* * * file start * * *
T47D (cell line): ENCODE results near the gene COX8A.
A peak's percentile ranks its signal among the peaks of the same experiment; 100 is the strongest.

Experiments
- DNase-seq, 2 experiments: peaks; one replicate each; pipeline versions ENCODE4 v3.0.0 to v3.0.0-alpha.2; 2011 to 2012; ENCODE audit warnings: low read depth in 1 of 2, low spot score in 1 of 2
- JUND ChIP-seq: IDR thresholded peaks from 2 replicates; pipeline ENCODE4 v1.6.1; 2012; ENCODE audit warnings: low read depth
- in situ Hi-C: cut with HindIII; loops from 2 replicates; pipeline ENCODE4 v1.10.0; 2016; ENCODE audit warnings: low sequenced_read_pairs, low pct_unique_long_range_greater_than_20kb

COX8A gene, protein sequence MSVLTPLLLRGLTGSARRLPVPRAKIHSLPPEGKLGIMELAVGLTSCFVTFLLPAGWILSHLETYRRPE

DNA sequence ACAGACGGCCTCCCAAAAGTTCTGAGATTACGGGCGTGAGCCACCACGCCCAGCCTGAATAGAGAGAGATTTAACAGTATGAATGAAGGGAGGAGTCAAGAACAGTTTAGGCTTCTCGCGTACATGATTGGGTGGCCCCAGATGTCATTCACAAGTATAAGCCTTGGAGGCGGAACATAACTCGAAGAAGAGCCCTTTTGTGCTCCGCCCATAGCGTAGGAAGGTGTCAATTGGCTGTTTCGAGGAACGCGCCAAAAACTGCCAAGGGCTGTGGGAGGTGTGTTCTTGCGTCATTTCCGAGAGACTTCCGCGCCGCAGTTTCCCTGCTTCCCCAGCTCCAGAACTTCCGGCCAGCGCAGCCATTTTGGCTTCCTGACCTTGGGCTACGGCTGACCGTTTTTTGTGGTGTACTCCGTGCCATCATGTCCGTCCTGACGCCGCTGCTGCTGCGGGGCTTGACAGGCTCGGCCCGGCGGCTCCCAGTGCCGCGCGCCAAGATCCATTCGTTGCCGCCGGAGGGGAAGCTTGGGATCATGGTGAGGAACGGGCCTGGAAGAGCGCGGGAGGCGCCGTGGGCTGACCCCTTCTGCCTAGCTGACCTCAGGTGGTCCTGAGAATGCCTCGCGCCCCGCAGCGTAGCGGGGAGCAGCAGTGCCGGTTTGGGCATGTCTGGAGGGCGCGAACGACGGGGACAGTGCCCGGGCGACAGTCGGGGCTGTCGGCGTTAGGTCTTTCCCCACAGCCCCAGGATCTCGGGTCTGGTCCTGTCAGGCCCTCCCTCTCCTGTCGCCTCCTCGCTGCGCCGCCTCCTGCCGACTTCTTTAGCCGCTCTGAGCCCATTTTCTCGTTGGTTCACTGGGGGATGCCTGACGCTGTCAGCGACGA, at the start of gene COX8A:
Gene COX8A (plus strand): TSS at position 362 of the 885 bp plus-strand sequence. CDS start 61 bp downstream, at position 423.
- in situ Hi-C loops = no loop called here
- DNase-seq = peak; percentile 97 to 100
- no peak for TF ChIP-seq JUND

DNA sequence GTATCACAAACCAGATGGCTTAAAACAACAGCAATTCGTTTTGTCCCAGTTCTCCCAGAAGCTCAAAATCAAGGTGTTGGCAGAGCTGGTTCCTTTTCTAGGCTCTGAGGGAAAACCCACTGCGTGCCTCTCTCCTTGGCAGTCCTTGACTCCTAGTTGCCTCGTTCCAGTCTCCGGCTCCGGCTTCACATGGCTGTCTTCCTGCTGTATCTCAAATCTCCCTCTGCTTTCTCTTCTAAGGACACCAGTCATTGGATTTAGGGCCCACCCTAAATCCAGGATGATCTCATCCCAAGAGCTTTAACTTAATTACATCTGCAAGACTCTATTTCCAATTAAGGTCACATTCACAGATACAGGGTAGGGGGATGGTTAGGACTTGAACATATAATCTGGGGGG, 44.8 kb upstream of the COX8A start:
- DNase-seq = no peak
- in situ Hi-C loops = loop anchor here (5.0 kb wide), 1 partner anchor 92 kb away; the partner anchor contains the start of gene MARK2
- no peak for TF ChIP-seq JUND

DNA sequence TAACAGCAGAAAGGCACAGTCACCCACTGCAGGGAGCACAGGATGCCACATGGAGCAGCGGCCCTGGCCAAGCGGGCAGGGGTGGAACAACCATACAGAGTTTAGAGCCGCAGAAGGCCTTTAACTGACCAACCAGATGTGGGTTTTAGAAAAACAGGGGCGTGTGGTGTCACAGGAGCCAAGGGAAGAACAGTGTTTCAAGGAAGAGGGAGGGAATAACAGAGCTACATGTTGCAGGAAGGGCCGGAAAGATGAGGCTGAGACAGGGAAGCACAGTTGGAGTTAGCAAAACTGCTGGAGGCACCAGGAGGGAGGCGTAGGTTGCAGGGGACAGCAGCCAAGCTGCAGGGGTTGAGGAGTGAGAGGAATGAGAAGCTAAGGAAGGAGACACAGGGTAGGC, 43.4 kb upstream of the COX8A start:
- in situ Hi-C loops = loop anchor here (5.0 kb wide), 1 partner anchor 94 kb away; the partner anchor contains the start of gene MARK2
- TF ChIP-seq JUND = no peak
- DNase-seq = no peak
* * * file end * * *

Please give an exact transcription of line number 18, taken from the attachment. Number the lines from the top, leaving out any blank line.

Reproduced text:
- in situ Hi-C loops = loop anchor here (5.0 kb wide), 1 partner anchor 94 kb away; the partner anchor contains the start of gene MARK2